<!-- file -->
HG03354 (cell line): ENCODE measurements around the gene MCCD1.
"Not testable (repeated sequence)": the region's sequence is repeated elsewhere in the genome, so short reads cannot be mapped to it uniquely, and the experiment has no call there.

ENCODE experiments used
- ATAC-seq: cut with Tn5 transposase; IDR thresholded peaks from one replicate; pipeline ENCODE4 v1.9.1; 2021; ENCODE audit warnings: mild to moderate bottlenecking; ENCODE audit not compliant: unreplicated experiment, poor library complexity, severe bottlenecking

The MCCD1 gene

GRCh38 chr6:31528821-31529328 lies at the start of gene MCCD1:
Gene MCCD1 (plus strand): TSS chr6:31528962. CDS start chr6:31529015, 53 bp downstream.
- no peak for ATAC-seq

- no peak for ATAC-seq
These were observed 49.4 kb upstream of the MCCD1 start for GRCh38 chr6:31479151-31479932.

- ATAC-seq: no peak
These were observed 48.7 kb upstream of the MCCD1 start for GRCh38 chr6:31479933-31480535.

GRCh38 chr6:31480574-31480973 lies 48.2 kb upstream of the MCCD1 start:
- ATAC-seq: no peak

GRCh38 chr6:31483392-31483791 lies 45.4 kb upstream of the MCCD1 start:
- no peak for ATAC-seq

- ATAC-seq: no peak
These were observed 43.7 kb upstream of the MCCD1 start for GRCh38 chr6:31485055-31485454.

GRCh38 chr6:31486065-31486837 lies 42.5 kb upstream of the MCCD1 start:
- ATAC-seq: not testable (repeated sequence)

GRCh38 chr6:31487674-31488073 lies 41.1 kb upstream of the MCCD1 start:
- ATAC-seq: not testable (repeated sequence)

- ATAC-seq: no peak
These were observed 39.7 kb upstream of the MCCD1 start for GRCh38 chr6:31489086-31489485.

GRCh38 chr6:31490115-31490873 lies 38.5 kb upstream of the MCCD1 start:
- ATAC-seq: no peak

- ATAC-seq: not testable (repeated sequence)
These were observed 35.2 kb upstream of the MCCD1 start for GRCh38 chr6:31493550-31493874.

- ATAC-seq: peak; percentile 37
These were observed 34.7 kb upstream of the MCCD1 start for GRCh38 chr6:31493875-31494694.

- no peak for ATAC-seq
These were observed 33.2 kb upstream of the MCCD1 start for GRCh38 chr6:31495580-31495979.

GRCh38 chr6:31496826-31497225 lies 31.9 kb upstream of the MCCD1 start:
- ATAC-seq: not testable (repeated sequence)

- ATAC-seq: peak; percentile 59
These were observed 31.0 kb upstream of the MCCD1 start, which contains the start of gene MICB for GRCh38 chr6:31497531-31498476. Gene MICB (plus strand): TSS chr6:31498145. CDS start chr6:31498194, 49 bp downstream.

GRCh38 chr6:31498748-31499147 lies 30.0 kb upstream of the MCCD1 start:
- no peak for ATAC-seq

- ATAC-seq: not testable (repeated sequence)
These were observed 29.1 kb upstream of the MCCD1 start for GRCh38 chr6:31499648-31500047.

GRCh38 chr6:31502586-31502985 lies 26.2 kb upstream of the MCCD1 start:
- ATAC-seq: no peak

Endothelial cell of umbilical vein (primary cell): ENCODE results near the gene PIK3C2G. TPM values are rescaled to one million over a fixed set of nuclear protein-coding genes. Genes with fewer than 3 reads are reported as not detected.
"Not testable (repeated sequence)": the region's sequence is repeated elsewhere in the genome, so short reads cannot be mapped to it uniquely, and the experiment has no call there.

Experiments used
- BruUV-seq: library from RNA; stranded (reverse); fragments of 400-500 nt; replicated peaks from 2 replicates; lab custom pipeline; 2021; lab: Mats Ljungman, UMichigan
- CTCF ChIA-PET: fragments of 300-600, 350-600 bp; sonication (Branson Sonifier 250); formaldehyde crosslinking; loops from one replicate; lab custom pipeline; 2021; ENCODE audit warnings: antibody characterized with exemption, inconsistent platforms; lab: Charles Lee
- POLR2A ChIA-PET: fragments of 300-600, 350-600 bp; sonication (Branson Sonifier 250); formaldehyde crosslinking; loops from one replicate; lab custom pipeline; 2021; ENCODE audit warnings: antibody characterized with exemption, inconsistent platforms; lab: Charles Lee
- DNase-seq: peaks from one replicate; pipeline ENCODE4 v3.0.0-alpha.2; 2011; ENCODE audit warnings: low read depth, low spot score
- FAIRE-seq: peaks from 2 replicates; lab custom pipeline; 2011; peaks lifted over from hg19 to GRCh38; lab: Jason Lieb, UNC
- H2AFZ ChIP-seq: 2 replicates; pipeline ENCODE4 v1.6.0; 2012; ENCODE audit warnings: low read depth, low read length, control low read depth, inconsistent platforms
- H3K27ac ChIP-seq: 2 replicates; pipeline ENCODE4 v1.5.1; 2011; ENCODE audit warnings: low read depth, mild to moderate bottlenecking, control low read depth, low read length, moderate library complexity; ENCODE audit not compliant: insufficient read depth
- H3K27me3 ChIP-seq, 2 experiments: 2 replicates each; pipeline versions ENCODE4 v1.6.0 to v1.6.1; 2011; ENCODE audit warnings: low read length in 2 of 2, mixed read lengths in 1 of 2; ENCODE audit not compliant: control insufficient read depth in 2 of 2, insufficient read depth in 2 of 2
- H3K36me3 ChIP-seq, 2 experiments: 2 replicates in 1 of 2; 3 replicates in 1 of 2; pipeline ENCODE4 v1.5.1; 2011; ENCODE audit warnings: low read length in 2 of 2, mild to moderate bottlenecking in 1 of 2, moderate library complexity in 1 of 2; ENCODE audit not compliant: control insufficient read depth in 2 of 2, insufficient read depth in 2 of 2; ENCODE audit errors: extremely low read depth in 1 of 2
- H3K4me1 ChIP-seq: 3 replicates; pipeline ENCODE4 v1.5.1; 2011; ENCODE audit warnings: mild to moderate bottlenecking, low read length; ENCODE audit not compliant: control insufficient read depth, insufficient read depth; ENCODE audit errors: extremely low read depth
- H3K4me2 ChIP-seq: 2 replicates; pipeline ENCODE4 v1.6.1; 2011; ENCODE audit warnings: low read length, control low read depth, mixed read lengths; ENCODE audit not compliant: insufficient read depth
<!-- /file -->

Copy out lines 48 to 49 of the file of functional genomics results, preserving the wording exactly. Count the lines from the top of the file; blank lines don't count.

- POLR2A ChIA-PET: fragments of 300-600, 350-600 bp; sonication (Branson Sonifier 250); formaldehyde crosslinking; loops from one replicate; lab custom pipeline; 2021; ENCODE audit warnings: antibody characterized with exemption, inconsistent platforms; lab: Charles Lee
- DNase-seq: peaks from one replicate; pipeline ENCODE4 v3.0.0-alpha.2; 2011; ENCODE audit warnings: low read depth, low spot score